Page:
Cultural institutions and the availability of media are important for the preservation of the Sorbian language. For example, the Domowina publishing house in Bautzen produces books, newspapers and magazines in Upper and Lower Sorbian. There are also Sorbian radio and television stations. Both the Upper and Lower Sorbian languages are endangered.
We continue our journey through Germany and look at the minority represented throughout the country, namely the Sinti*zze and Rom*nja, of whom about 70,000 live in Germany. This number refers to those Sinti*zze and Rom*nja who have been living in Germany for centuries. There are also Romany-speaking Rom*nja in Germany who have immigrated from the Balkan countries, among other places. Romani is an Indo-Aryan language. It is assumed that the language is the direct descendant of a dialect related to the colloquial basis of Sanskrit. The individual dialects of Romani differ greatly in some cases and can certainly be counted as separate languages in terms of distance. However, there is little expansion. It was not until the 20th century that attempts were made to standardise Romani. It has always had influences on the language of the majority, just as the language of the majority has always had influences on Romani. In Germany, there is the Zentralrat deutscher Sinti und Roma e.V. (Central Council of German Sinti and Roma) on the one hand, and the Sinti Allianz Deutschland e.V. (Sinti Alliance Germany) on the other. It is important to the Zentralrat deutscher Sinti und Roma that the language is protected by means of the Charter, but also that the minority can decide for itself how it does this. Protection and promotion must never be used against the interests of the minority. At the time of the Nazi regime, anthropologists had gained the trust of the Sinti*zze and Rom*nja by learning their language. Afterwards they wanted to destroy them. For this reason, among others, the Sinti Allianz does not want people outside the minority to have access to their language. Language and culture are cultivated in the families. It rejects state measures. It also emphasises that the Sinti*zze are an individual minority.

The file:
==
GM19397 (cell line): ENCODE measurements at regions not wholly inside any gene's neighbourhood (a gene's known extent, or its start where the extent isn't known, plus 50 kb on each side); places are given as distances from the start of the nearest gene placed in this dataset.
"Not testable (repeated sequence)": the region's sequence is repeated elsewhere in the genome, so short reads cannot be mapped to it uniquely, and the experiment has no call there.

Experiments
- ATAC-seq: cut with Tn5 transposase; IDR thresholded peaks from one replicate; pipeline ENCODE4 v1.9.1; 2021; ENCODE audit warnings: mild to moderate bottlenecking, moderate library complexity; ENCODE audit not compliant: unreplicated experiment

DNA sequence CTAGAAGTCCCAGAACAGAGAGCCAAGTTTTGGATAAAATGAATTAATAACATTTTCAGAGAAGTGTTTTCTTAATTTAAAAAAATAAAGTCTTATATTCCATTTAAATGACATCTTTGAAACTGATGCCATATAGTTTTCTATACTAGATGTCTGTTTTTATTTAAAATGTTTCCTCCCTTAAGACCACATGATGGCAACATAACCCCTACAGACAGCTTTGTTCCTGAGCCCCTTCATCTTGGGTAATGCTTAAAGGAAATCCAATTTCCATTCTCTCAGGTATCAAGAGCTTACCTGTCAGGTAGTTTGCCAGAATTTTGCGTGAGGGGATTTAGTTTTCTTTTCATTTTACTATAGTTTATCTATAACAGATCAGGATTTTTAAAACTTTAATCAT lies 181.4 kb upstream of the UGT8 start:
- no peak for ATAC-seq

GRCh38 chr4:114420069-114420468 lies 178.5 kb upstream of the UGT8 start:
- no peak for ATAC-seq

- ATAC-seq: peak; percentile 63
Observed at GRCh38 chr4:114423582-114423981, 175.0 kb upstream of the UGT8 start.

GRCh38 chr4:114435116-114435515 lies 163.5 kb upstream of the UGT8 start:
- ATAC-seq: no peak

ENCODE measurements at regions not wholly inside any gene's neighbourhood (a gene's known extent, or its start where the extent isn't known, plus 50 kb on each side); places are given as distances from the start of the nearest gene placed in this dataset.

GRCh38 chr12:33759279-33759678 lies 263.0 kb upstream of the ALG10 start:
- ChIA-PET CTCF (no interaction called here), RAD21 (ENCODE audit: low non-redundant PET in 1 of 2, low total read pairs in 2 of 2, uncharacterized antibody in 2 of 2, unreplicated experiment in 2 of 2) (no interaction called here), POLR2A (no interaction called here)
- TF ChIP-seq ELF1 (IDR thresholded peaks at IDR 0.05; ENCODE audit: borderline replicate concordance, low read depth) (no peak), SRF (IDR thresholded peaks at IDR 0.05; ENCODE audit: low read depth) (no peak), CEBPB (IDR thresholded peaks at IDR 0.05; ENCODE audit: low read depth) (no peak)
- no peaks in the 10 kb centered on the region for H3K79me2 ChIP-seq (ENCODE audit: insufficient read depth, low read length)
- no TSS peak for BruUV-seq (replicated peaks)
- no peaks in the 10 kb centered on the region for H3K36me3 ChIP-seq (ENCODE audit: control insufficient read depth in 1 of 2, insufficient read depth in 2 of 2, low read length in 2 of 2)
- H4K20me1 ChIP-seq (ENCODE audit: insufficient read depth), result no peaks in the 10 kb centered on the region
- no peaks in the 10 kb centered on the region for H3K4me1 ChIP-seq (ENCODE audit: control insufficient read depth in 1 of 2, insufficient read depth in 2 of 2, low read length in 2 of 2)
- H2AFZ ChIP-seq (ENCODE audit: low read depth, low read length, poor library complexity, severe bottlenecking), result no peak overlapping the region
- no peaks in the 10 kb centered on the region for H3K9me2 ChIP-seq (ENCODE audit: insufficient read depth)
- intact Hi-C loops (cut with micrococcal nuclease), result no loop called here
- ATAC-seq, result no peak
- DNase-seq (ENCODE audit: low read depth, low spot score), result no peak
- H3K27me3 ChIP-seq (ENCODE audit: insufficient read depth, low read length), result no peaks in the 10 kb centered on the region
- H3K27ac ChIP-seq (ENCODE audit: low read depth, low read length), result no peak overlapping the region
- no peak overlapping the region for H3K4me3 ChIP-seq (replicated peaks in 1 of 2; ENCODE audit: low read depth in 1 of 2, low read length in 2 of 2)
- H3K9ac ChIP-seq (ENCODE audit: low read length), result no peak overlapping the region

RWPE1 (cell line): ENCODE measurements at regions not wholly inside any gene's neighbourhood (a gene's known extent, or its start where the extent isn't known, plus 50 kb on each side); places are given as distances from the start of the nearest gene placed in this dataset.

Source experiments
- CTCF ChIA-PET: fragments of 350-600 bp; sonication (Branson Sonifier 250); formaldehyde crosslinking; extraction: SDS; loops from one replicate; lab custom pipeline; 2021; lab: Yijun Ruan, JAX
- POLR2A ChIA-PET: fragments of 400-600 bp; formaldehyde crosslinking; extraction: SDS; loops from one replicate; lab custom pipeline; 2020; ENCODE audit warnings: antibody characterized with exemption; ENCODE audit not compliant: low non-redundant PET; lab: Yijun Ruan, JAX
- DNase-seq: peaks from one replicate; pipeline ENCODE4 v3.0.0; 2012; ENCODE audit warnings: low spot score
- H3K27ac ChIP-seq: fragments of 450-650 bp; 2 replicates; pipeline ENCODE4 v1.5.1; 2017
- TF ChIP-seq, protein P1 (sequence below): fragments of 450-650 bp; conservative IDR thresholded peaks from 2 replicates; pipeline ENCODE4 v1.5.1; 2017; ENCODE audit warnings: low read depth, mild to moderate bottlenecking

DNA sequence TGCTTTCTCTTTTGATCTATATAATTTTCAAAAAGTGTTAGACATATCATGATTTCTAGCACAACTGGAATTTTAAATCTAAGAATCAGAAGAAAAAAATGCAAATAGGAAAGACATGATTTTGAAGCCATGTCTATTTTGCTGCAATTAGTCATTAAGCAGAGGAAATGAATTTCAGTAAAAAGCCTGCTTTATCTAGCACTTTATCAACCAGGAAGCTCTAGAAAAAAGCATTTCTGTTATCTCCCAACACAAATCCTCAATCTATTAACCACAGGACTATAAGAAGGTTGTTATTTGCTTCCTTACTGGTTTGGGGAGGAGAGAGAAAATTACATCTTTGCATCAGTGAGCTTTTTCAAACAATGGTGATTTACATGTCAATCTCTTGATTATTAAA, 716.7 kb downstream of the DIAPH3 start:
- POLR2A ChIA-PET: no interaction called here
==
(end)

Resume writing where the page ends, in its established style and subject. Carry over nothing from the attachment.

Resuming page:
Languages that were not included in the Charter and are hardly spoken any more
So far, our journey has only taken us to the languages that Germany has included in the European Charter for Regional or Minority Languages. Now I will briefly look at two languages that are hardly spoken in Germany and were not included there. Let's start with Yiddish, the language of Ashkenazi Jews. It is a West Germanic language that used the Hebrew alphabet for writing. It is hardly spoken in Germany, but in other parts of the world. Many European countries include Yiddish the Charter. Another language that should be briefly mentioned here is Yenish. It is a recognised minority language in Switzerland, which is the only state that included Yenish in the Charter. The origin of Yenish is not entirely clear. As a language it is very heterogeneous. It is also disputed whether it is a variety of Rotwelsch. The Yenish as a group are also heterogeneous. It is hardly ever spoken. A German town with a Yenish culture is Singen am Hohentwiel, where an estimated 800 Yenish people live. The Yenish are still socially marginalised.
We end our journey with many questions: Should Yiddish and Jenisch be in the Charter? What about Plautdietsch, the language of the Russian Mennonites (or is this just a variety of Low German? Is it autochthonous?)? Which languages are perhaps no longer allochthonous? What can we do to preserve the languages? Based on the views of the Sinti Allianz, however, the question also arises as to whether we are allowed to do this at all. Are we simply allowed to determine what happens to the minority languages? The European Charter for Regional and Minority Languages focuses on connecting different parts of the population and wants to make languages accessible to people outside the minority. Is it not arrogant and looking down from above to determine this? At what point is dealing with the language and culture of a minority cultural appropriation? What do you think?
https://de.wikipedia.org/wiki/Jenische (20.05.202, 10:37)
https://de.wikipedia.org/wiki/Regional-_und_Minderheitensprachen_in_Europa (20.05.2021, 10:38)
https://de.wikipedia.org/wiki/Romani (21.05.2021, 07:40)
https://de.wikipedia.org/wiki/Sorbische_Sprache (20.05.2021, 10:37)
http://sintiallianzdeutschland.de/ (20.05.2021, 10:31)
Photo credit: Bianca Ackermann via Unsplash